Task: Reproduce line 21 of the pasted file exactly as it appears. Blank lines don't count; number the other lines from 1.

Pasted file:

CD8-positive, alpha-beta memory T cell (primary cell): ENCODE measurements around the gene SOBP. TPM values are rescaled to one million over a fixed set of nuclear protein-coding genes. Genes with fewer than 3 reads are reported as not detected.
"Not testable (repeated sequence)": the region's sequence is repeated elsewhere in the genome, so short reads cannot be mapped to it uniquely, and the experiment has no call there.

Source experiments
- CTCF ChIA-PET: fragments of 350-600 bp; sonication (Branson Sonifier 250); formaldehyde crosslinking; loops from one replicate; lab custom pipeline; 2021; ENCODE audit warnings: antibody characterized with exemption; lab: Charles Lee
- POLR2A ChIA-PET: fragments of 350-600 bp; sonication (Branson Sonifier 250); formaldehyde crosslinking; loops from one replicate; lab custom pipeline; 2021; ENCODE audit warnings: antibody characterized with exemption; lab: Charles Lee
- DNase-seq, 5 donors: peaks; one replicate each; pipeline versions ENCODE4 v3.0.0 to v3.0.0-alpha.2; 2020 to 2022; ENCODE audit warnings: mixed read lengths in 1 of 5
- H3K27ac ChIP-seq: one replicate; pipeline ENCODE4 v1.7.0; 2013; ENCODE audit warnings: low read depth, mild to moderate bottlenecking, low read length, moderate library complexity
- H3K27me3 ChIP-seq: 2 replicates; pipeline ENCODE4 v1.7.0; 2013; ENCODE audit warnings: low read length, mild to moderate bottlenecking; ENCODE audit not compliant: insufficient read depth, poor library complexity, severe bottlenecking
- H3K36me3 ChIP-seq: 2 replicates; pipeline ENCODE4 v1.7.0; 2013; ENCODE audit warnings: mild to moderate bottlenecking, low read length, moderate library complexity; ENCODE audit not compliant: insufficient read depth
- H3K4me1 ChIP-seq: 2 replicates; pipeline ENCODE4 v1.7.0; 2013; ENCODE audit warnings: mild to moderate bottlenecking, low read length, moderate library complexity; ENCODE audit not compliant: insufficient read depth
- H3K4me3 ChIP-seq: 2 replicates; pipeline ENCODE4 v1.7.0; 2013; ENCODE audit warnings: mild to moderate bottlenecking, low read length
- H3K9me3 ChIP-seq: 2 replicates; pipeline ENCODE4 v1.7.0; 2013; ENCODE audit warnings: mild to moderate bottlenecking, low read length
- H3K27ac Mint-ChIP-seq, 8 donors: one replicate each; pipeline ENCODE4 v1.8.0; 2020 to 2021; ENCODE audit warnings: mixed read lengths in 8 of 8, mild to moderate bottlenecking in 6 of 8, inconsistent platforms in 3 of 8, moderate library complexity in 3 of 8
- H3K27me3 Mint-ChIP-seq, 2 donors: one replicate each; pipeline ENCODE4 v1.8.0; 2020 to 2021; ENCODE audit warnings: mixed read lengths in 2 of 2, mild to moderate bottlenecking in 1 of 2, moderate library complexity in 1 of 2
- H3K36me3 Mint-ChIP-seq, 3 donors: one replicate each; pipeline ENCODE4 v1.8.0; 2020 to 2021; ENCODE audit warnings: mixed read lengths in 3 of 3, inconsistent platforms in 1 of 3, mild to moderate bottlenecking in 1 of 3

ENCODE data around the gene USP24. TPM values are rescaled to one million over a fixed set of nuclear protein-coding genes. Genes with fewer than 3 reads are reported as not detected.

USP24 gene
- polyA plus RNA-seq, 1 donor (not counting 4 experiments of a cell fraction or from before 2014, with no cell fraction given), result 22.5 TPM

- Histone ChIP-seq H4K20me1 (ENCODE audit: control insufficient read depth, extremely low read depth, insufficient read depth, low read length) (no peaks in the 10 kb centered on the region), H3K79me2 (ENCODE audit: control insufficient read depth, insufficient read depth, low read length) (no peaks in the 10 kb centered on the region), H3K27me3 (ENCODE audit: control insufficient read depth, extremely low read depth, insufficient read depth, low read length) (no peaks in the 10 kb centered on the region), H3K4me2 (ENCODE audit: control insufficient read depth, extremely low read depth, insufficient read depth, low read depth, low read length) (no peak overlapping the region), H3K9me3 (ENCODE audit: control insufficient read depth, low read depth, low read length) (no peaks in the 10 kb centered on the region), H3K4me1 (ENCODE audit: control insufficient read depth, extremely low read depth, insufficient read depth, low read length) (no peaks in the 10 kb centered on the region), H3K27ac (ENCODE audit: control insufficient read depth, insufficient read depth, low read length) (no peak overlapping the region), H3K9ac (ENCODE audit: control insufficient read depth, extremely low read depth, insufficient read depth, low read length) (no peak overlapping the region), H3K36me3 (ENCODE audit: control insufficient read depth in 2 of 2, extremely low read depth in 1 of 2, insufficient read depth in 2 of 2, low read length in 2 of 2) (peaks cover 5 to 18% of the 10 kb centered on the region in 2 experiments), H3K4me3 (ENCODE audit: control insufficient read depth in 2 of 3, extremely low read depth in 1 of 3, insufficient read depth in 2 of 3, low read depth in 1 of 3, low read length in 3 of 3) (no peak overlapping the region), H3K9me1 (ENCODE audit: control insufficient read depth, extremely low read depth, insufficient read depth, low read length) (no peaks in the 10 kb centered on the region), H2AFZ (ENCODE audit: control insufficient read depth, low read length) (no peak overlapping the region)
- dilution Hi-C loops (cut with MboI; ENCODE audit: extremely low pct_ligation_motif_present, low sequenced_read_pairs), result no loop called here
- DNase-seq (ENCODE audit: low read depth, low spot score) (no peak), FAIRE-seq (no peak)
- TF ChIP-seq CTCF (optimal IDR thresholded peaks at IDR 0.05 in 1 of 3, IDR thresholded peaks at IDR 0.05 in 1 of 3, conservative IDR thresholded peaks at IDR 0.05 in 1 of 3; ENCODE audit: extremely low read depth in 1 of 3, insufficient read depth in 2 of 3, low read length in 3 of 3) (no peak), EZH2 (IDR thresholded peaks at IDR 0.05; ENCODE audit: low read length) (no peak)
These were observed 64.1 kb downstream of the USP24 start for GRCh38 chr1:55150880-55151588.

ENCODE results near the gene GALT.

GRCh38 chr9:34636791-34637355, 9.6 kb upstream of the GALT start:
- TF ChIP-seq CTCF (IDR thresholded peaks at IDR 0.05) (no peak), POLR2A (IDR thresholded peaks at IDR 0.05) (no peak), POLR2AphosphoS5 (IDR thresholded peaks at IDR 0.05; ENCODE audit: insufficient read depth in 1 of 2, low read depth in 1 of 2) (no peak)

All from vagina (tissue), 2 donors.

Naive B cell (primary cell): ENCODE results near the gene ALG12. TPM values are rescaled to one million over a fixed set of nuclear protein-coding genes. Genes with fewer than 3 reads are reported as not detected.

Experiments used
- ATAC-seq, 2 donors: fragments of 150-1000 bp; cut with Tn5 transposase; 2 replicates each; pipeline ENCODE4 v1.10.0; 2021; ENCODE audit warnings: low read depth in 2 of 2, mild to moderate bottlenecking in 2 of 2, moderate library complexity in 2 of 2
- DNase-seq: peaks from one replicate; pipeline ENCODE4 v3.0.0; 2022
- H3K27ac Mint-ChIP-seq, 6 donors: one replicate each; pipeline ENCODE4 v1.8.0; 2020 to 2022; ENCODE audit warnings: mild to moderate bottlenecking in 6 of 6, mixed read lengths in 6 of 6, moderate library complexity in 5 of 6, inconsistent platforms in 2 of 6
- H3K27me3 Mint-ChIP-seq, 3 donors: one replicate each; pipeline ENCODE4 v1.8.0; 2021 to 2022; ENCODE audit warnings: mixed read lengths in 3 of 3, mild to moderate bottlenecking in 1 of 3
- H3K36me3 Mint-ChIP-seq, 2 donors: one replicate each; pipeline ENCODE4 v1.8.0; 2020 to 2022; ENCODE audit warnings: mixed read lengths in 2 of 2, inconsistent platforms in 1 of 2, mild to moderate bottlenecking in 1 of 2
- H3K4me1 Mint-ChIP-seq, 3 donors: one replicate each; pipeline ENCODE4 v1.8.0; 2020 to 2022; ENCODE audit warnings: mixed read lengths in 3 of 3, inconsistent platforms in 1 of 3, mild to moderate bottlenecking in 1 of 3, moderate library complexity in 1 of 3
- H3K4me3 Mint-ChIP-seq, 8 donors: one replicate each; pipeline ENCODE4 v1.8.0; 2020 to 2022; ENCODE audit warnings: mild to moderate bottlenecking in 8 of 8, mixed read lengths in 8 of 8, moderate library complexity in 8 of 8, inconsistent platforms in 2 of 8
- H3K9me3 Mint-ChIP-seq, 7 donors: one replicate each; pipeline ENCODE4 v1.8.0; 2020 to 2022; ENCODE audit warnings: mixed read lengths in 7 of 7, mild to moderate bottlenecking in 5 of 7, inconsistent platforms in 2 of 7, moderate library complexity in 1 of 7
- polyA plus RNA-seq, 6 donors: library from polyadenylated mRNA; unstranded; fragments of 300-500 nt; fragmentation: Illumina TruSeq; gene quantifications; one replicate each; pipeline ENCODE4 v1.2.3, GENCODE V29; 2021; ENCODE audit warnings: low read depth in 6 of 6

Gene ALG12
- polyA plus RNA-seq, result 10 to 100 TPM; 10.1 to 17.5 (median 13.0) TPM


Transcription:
- DNase-seq (ENCODE audit: low read depth, low spot score) (no peak), FAIRE-seq (no peak)